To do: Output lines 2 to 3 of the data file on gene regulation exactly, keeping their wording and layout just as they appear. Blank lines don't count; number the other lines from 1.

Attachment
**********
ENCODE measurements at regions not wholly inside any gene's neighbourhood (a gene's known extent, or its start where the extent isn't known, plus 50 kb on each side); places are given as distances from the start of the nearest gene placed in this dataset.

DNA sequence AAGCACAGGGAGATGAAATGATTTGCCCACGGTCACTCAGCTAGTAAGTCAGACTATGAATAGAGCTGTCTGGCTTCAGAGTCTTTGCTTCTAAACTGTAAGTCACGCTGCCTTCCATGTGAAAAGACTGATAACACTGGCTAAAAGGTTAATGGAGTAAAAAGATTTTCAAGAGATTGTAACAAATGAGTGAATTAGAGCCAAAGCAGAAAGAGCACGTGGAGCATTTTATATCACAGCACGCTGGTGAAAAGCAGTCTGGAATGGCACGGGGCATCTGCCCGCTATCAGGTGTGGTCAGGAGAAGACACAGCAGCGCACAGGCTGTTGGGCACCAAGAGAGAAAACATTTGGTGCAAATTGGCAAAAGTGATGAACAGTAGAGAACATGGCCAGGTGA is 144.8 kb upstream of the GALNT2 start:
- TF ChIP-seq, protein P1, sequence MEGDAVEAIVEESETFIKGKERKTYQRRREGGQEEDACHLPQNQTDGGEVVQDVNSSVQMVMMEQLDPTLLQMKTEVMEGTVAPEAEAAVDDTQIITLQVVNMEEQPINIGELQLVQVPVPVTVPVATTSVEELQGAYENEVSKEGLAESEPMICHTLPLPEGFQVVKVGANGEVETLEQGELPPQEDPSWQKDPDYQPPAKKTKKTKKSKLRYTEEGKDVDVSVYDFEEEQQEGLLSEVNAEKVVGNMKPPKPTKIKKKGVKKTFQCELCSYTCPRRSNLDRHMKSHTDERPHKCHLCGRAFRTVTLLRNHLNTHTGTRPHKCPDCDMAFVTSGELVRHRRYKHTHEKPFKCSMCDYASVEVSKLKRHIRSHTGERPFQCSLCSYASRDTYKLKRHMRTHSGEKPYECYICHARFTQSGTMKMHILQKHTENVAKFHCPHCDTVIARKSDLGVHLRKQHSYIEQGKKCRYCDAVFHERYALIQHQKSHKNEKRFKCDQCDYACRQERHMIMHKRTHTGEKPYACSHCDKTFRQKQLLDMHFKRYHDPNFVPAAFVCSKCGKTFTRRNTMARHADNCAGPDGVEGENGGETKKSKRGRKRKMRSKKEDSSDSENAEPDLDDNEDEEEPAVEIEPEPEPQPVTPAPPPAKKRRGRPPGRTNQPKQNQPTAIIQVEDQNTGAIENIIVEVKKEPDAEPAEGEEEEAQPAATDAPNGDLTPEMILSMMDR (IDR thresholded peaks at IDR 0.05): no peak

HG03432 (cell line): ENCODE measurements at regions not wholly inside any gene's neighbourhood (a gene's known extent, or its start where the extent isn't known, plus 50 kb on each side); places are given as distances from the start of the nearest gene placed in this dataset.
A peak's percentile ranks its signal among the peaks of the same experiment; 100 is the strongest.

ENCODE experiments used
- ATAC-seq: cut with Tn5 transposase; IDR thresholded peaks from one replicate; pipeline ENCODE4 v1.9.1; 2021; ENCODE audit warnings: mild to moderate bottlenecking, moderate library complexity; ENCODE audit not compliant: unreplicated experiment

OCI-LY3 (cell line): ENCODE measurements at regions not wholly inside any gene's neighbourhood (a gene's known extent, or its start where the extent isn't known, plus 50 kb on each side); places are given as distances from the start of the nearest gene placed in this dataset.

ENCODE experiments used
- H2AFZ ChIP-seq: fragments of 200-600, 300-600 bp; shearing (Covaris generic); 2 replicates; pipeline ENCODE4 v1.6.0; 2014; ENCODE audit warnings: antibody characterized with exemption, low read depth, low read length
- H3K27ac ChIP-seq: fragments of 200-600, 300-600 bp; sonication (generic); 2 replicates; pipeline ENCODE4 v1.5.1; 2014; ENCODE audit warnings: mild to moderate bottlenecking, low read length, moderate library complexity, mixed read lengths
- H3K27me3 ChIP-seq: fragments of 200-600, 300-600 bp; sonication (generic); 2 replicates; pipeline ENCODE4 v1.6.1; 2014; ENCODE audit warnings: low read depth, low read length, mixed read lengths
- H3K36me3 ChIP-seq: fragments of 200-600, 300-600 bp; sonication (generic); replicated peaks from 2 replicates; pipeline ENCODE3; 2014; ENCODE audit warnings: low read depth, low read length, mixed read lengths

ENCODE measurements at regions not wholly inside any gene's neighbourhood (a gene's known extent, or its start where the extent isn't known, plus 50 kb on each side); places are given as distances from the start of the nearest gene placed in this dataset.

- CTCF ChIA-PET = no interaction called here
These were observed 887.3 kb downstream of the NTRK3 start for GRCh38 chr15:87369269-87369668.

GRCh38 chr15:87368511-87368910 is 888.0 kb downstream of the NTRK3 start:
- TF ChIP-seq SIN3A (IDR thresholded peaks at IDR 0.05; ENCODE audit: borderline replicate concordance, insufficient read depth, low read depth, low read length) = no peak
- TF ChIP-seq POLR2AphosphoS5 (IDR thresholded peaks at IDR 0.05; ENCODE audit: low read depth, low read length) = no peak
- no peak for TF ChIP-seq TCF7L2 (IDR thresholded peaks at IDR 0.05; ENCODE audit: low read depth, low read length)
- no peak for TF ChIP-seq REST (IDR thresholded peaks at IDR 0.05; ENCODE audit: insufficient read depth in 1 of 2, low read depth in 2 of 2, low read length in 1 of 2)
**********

DNA sequence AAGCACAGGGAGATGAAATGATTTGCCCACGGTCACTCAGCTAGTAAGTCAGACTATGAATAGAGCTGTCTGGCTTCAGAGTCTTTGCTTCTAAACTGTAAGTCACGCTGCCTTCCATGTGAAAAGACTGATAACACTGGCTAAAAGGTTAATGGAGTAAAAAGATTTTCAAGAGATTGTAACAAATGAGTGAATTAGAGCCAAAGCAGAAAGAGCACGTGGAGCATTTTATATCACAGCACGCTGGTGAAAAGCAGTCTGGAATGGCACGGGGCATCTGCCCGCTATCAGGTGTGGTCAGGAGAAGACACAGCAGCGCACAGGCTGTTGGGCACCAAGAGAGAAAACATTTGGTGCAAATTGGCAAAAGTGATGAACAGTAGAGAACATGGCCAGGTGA is 144.8 kb upstream of the GALNT2 start:
- TF ChIP-seq, protein P1, sequence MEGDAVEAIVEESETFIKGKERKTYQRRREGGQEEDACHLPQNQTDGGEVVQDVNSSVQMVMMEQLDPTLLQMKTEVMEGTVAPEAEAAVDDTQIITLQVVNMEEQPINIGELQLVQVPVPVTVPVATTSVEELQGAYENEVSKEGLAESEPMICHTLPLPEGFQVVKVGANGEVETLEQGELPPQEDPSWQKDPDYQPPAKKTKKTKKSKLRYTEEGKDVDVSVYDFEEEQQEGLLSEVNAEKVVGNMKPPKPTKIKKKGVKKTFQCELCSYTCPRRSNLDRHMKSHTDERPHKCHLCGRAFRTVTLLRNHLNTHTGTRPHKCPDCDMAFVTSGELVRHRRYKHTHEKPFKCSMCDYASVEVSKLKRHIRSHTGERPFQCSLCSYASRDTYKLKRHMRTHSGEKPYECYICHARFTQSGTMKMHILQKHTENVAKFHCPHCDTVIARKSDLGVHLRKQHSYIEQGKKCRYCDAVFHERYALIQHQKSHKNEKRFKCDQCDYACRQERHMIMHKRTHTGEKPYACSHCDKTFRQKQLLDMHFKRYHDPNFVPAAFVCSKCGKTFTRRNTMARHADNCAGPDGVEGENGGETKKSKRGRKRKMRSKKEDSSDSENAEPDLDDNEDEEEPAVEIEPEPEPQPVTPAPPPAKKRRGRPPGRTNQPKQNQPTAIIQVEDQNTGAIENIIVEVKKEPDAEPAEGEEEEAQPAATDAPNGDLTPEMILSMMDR (IDR thresholded peaks at IDR 0.05): no peak